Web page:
The Evolution of Human Nutrition

Tracing the evolution of the human diet from our earliest ancestors can lead to a better understanding of human adaptation in the past. It may also offer clues to the origin of many health problems that we currently face, such as obesity and chronic disease. The CARTA public symposium on "The Evolution of Human Nutrition" brought together scientists from a wide variety of backgrounds to explore the diets of our ancestors. What did early humans eat? Were the nutritional requirements and dietary needs of contemporary humans established in our prehistoric past? At this symposium, a lively discussion took place about the changing diets of our ancestors - from australopith diets to current hunter-gatherer diets - and what role these dietary transitions played in the evolution of humans. (from

Archaic Human Diets. At least three major transitions can be seen from the archaeological record of meat-eating. Mary Stiner (Univ of Arizona) explains how each of these transitions came with new labor and social arrangements that extended well beyond the mechanics of hunting. The transitions also relate to major changes in environmental carrying capacity and human population densities. These changes are predicated on new ways of capturing energy and insulating the group (especially children) from variation in the supplies of high quality food.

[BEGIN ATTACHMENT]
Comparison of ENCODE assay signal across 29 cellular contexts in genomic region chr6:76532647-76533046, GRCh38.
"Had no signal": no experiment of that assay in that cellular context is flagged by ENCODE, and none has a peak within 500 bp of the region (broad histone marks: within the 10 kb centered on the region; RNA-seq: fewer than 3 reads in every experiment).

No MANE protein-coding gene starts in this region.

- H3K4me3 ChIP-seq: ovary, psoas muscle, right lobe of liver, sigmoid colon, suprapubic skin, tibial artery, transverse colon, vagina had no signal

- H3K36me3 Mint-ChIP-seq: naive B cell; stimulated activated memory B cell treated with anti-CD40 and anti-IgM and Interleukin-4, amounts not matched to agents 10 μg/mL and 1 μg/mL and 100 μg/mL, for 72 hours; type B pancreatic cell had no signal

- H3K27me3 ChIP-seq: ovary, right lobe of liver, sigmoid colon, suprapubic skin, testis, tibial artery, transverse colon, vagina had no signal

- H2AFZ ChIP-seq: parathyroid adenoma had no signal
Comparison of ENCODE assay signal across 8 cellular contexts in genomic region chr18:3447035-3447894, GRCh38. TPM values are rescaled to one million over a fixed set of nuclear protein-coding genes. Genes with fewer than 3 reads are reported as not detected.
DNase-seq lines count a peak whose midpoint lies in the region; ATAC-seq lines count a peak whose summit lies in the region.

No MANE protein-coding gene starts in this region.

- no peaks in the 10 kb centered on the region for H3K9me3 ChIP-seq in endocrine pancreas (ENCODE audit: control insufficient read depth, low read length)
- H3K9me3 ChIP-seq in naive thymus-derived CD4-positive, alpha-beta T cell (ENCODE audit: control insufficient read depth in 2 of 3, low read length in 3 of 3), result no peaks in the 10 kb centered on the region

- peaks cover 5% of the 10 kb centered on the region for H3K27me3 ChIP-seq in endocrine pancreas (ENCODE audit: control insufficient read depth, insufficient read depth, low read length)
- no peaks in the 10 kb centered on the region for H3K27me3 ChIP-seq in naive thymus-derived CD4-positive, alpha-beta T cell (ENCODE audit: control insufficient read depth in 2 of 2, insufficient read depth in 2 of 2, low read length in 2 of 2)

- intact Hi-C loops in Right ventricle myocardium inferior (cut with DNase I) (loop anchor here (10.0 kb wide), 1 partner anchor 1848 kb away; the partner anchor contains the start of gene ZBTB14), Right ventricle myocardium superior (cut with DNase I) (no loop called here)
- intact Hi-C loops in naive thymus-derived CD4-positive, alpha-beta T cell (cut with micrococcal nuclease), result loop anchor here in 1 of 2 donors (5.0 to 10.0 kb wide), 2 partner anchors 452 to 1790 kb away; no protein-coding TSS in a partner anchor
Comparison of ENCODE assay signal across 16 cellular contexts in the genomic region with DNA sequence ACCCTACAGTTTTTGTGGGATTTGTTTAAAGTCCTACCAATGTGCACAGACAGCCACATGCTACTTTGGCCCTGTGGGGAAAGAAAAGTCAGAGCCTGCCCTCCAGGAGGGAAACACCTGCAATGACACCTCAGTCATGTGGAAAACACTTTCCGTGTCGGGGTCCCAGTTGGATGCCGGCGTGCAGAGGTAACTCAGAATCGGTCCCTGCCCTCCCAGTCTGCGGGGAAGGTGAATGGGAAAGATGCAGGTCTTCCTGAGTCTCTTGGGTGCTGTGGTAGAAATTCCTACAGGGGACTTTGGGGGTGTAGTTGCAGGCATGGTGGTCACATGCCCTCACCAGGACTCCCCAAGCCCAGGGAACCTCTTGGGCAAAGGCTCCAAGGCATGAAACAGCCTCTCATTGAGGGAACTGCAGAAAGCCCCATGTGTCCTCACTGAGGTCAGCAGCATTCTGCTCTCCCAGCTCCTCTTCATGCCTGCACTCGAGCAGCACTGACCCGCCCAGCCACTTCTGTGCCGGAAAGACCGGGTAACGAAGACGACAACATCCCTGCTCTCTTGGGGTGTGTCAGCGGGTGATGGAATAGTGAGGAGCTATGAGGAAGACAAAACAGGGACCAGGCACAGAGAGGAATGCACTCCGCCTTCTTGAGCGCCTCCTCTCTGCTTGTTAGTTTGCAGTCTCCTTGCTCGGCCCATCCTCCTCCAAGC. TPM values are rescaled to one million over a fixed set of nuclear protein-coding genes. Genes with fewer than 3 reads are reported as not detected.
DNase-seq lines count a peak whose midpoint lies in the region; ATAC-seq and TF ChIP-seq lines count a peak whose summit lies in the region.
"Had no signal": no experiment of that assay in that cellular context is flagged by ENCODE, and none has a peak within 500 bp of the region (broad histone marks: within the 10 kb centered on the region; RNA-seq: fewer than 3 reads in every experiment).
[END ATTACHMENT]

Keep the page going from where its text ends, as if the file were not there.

7. Archaic Human Diets

Go to the Series Home or watch other lectures:

1. Background and Overview
2. Diets and Microbes in Primates
3. Current Hunter-Gatherer Diets
4. Australopith Diets
5. Fire, Starch, Meat, and Honey
6. Neanderthal Diets
7. Archaic Human Diets
8. Agriculture's Impact on Human Evolution
9. Impact of Globalization on Children's Nutrition